I read it some time ago, but I will try to find any "foolish" criticism by the author.  But I agree with Robert that Theo Aronson is one of the best narrative biographers and historians.  I always find his books informative and a pleasure to read.

I have four of his books and would like to have more.  But I like to try to get the original printings and so can not always afford them.  For example A Family of Kings.  I have a reprint, but dearly love to get an original but the are usually only found in Denmark and/or South Africa and can cost over $100 US.

TheAce1918

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Re: Books on the Hohenzollerns
« Reply #38 on: May 19, 2007, 10:20:36 PM »
I remember reading a book on the 1st World War (Europe's Last Summer...I think.) And the author mentioned that some of the best work to examine in regards to European politics, leaders, and policies/events from 1800-2000, are generally any book written in the post-Fritz era, that being the historian-author Fritz.

But I think you guys have convinced me enough to check out this book.  It does seem interesting despite its age.   :)

Offline Robert_Hall

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Re: Books on the Hohenzollerns
« Reply #39 on: May 20, 2007, 01:31:30 AM »
I left for England before finishing my re-read, but I did get about 90% through it. I found no negative comments about FII.
Life may not be the party we expected, but while we are here, might as well dance..

Do you want the truth, or my side of the story ?- Hank Ketchum.

Offline NoirFemme

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Re: Books on the Hohenzollerns
« Reply #40 on: June 25, 2007, 03:09:26 PM »
Thank you very much!  ;)
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Offline tecklenburg

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Re: Books on the Hohenzollerns
« Reply #41 on: June 09, 2008, 05:58:57 AM »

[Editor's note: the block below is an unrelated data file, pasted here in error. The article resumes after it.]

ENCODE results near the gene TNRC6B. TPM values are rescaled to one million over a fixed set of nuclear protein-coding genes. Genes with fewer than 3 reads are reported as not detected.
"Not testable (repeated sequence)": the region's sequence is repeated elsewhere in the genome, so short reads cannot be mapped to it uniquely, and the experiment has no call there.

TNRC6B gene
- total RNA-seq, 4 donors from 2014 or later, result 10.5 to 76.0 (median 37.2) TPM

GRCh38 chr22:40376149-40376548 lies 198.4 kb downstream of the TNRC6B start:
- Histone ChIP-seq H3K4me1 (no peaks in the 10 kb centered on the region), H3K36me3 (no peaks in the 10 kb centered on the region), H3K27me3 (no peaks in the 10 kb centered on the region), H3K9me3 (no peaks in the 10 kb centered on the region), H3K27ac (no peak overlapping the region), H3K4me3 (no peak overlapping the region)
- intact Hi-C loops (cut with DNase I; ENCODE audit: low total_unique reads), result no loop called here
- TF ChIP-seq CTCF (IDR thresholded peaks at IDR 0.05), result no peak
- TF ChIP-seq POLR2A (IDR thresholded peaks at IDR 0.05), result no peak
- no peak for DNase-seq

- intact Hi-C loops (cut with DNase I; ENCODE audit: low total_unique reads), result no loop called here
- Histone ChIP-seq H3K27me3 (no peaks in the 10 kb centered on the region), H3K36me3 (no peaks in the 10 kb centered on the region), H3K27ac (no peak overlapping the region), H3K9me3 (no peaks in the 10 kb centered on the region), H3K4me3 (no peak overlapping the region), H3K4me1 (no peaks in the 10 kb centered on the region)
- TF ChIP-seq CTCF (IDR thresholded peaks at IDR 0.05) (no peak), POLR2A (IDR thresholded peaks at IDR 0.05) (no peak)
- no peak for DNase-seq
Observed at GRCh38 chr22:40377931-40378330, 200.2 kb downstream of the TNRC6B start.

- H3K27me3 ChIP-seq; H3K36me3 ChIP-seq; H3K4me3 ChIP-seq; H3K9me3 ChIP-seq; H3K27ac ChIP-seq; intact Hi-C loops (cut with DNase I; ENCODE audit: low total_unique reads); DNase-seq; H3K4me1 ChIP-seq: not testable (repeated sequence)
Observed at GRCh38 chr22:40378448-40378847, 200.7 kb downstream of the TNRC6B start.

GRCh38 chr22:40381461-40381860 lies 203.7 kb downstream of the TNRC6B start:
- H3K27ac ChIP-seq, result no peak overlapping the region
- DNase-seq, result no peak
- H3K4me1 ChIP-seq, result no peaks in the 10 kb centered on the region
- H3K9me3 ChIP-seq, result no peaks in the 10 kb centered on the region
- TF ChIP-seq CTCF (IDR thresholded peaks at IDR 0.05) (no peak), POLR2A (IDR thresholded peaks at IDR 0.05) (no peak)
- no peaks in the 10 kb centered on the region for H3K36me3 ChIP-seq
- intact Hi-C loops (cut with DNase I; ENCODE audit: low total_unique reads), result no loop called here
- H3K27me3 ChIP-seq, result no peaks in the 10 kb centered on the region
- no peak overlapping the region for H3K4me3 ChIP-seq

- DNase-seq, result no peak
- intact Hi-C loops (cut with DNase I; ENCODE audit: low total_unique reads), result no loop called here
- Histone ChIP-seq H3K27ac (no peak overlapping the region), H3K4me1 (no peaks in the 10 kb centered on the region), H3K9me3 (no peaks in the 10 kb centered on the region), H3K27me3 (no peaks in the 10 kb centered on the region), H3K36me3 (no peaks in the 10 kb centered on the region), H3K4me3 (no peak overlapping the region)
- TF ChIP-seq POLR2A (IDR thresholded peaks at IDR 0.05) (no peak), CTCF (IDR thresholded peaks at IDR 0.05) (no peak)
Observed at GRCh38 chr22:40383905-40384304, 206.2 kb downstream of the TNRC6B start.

Here is a list of german princes who served in imperial navy

SKH Heinrich Prinz von Preussen 1862-1929 Grossadmiral
SKH Waldemar Prinz von Preussen  1889-1945
SKH Sigsimund Prinz von Preussen 1896-1978
SKH Adalbert Prinz von Preussen 1884-1948
SD Franz Joseph Prinz von Hohenzollern 1891-1964

SH Friedrich-Wilhelm Herzog von Mecklenburg-Schwerin (1871-1897)
SD Christian Prinz von Hessen-Philippsthal (1887-1971)
SD Heinrich XXVI Prinz Reuss j.L., Graf von Plauen (1857-1913)
SD Heinrich XXXII Prinz Reuss j.L. (1878-1935)
SD Heinrich XXXVII Prinz Reuss j.L. (1888-1964)
SD Hugo Prinz von Schwarzburg-Sondershausen,Korvette Kapitän (1839-1871)
SD Albrecht Prinz zu Schaumburg-Lippe (1900-1984)
SE Oskar Graf von Platen-Hallermund (1865-1957), Yacht Hohenzollern

As you can notice, they were generally the 3rd sons of their families, distants relatives

Don't hesitate, correct this list if there is a mistake, or add some I forgot
I found these infos on the site gallica http://gallica.bnf.fr/

Offline stacey simmons

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Re: Books on the Hohenzollerns
« Reply #42 on: June 16, 2008, 11:09:45 PM »
i have look for this book for 3 years.

Offline halen

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There are those who look at things the way they are, and ask why... I dream of things that never were, and ask why not?

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Offline Adagietto

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Re: Books on the Hohenzollerns
« Reply #44 on: June 17, 2008, 02:55:19 PM »
Thank you, that's interesting. Among the main branch of the Hohenzollerns, only Heinrich and his sons, and Adalbert; did none of the grandsons of the Kaiser ever serve in the navy?

Prince Franz Joseph of Hohenzollern must presumably have been a fairly distant relation of the Kaiser. He served in S.M.S Emden and wrote a book about the remarkable adventures of the men of that ship has been translated in to English (Emden : My Experiences in S.M.S. Emden — London: Herbert Jenkins, 1928 ). Those who survived from the ship were allowed to add -Emden to their name, so he ended up as Prince Franz Joseph of Hohenzollern-Emden! He married one of the daughters of the last King of Saxony (Alix).